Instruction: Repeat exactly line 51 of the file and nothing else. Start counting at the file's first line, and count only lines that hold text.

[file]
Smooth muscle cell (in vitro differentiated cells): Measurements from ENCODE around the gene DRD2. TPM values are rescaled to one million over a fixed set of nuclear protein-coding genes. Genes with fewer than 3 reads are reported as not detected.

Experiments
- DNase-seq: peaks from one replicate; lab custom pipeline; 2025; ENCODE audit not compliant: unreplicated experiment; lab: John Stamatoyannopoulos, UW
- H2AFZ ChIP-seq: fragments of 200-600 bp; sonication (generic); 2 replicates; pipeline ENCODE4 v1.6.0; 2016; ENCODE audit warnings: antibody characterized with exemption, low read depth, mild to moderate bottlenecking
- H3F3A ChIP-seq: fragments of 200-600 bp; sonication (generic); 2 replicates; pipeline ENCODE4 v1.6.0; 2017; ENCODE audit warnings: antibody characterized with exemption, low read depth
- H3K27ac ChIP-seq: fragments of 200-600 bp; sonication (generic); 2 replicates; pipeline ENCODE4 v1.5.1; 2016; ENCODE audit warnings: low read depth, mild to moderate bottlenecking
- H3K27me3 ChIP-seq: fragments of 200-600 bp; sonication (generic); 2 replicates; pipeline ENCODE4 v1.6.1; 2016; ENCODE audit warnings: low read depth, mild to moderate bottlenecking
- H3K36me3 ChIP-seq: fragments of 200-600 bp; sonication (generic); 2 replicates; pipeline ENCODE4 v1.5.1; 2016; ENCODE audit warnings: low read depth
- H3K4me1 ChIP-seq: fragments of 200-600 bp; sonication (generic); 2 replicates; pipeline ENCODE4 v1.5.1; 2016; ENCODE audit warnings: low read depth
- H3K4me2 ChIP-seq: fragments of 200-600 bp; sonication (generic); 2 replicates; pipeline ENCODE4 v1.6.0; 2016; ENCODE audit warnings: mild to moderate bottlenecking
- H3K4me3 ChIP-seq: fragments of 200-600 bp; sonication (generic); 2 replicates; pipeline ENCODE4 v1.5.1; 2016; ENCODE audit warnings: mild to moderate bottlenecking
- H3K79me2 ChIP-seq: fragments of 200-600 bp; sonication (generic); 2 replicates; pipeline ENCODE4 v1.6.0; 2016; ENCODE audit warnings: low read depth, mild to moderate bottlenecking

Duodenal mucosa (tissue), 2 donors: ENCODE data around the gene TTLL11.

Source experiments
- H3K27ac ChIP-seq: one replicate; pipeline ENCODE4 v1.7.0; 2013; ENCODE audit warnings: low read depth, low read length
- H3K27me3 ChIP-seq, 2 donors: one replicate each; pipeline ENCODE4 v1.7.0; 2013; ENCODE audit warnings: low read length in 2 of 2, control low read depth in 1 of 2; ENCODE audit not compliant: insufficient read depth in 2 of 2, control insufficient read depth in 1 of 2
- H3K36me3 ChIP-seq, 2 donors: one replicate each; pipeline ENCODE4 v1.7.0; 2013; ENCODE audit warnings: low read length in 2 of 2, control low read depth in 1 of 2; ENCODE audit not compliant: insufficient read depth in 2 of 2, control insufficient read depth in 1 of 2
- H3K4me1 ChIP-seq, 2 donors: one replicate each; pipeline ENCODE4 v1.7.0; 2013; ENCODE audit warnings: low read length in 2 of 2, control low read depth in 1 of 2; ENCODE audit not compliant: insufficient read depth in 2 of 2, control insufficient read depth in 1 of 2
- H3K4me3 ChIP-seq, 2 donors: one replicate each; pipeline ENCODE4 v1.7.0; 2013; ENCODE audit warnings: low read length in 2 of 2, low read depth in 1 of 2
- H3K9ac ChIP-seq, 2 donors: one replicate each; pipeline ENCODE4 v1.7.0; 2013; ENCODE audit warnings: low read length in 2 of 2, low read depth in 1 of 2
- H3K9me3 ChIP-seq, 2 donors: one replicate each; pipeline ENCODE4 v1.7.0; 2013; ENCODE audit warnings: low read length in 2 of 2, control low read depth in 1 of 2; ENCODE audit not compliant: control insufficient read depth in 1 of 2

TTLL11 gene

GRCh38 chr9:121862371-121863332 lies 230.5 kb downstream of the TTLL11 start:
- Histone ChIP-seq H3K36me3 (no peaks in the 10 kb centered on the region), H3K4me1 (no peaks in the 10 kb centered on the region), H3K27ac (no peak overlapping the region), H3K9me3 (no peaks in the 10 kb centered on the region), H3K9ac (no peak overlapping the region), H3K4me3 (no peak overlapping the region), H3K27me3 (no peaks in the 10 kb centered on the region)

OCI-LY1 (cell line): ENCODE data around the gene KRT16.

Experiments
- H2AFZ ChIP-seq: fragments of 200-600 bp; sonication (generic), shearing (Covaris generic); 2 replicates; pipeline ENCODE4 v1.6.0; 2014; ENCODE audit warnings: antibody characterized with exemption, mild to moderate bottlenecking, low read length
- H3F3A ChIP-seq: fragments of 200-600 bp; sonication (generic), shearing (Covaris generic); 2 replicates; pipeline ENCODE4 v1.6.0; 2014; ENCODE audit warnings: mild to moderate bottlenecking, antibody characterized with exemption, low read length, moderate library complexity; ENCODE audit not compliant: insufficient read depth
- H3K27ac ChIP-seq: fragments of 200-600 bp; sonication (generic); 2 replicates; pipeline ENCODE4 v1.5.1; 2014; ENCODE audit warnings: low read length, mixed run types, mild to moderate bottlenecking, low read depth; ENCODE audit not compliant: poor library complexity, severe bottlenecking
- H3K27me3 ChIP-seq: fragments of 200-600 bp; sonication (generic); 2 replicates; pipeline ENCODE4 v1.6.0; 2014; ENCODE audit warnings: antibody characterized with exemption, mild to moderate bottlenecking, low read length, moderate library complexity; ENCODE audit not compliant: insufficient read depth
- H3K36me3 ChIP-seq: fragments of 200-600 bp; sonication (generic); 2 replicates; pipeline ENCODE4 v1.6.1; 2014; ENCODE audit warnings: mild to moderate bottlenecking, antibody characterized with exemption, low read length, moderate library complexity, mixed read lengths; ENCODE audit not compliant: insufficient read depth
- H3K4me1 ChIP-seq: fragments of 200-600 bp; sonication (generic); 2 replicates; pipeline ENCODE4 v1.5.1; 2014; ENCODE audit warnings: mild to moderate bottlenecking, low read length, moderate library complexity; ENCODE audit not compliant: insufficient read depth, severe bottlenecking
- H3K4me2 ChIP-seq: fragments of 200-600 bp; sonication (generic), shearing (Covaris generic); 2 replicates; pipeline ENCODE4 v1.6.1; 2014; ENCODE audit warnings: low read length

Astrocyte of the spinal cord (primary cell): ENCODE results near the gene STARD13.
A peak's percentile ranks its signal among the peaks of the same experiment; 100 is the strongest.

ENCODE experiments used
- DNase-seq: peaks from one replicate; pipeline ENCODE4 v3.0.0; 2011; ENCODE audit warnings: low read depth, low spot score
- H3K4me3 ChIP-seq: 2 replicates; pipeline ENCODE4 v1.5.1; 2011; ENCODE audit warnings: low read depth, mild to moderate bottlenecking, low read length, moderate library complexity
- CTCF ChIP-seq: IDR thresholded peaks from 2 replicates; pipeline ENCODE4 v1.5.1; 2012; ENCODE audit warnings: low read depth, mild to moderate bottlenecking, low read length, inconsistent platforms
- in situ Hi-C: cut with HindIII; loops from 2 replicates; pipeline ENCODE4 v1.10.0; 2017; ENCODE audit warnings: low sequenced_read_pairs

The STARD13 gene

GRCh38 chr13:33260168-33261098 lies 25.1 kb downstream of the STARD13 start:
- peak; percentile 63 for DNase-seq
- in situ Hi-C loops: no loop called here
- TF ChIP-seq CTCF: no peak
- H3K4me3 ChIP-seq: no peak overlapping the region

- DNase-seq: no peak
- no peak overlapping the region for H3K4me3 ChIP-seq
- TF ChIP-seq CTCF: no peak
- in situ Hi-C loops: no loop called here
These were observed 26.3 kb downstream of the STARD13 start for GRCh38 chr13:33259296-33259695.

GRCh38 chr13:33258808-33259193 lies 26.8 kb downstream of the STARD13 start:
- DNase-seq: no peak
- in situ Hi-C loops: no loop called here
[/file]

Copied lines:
These were observed 26.3 kb downstream of the STARD13 start for GRCh38 chr13:33259296-33259695.